2.0 Objectives of the post emergency response monitoring (PERM)

The main objective of the PERM is to determine effectiveness and relevance of the emergency response interventions implemented and to identify success and shortcomings in implementation process to inform improvement in programing. The PERM will specifically address the following objectives:

  1. To establish whether the agreed amount of cash (be for UCT or CT) were received by the intended beneficiaries and establish whether diversion of cash or its re-distribution took place.
    1. Was cash received by the intended beneficiaries?
    2. Were there cases of cash diversion or re-distribution?
    3. Were there any complaints by beneficiaries on the whole CTP?
  2. To establish whether the emergency response interventions (including the cash payments) were the most appropriate type of assistance and whether alternative set of emergency response interventions should have been implemented.
    1. Was the cash received adequate for the intended use as planned in the programme design?
    2. Was the cash received used for the intended purpose as stipulated in the programme?
    3. Were cash and other interventions implemented preferred interventions by the beneficiaries? If not what are the preferred interventions?
  3. To identify strengths and weaknesses of the current approaches and accountability feedback mechanisms utilized to deliver the emergency response interventions visa-vis other forms of delivering the same.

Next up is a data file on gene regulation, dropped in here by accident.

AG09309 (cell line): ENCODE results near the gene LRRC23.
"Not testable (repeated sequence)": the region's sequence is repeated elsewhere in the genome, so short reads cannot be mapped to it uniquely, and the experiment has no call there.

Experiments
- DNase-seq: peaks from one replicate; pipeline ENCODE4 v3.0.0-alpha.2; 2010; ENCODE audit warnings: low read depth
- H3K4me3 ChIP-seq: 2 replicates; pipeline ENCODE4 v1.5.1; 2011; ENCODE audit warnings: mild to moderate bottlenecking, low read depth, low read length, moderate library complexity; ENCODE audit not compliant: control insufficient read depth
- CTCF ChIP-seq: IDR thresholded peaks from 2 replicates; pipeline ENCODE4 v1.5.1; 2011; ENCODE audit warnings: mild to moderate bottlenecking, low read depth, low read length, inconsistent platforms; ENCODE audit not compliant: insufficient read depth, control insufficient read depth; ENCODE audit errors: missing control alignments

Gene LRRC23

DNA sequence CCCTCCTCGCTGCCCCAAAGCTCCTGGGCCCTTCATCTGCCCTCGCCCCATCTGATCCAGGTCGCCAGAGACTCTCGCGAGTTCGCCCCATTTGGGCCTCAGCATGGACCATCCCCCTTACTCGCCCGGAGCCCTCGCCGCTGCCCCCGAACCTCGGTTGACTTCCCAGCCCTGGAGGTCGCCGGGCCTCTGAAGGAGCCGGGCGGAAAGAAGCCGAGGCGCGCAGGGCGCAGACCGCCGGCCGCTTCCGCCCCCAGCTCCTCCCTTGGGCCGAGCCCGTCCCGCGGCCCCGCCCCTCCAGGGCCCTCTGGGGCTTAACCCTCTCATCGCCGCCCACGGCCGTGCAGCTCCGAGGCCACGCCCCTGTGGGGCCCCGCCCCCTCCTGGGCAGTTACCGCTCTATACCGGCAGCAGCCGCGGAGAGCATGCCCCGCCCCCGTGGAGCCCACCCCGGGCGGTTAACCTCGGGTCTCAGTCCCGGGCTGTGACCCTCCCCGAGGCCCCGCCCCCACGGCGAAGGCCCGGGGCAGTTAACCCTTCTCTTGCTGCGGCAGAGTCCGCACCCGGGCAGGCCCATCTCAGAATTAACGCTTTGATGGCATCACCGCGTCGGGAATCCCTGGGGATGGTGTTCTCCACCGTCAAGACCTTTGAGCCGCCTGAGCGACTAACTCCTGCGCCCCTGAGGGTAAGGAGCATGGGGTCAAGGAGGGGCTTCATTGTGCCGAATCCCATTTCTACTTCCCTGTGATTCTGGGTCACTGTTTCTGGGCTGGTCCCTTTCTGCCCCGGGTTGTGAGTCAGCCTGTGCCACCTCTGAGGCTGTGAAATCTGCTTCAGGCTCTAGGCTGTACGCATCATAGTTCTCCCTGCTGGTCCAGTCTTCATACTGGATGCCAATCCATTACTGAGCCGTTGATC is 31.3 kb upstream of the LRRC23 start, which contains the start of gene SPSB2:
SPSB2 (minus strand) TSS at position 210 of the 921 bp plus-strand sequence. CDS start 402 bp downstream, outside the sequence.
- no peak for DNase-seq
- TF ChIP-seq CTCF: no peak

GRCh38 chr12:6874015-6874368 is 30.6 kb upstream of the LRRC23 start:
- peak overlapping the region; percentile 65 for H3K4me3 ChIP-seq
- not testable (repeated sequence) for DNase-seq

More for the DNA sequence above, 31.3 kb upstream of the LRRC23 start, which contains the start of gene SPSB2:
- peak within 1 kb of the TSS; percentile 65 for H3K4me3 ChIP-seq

1. Were the beneficiaries provided accurate and timely information
    2. How long did it take for the beneficiaries to receive the cash (how long did they queue? Were the cash readily available)?
    3. How well was the whole cash transfer process organized?
  4. To assess whether post emergency response interventions created protection risks for the beneficiaries before, during and after the implementation.
    1. Did indirect expropriation took place including price rises on basic goods in the markets?
    2. Were there cases of sexual exploitation and abuse or other breaches of humanitarian code of conduct
    3. Did the cash received affect intra and inter community and household relationships?

3.0 Methodology

The consultant is expected to develop a detailed research methodology based on their understanding of the terms of reference. The final research methodology shall be agreed upon between the consultant and the Consortia partners.

3.1 Data Collection

While the onus to choose the study design and data collection methodologies is left to the consultant, the consortia strongly recommend that both quantitative and qualitative methods should be used. The quantitative methods shall include use of questionnaire to capture beneficiary specific experiences while qualitative methods such as focus group discussions shall be used to capture community or group experiences. The focus group discussions shall be conducted with groups of beneficiaries selected on the basis of sex, age, occupation or a combination. However, the final methods have to be agreed upon between the consultant and Consortia.

3.2 Sampling

It is recommended that a mix of both purposive sampling and random sampling methodologies should be used. Purposive sampling will ensure that issues that affect the beneficiaries as a group are captured through the focus group discussions while random sampling will ensure that there is reduced bias on information that will be obtained from the beneficiaries within the purposively targeted areas. The consultant will be responsible in determining the sample size of the study. In determining the sample size the consultant shall ensure that the sample size is representative of the population targeted and satisfy the assumptions of statistical techniques. This is particularly important to ensure that results obtained from the sampled beneficiaries are generalizable to the entire group beneficiaries.

3.2 Study Areas and the sampling frame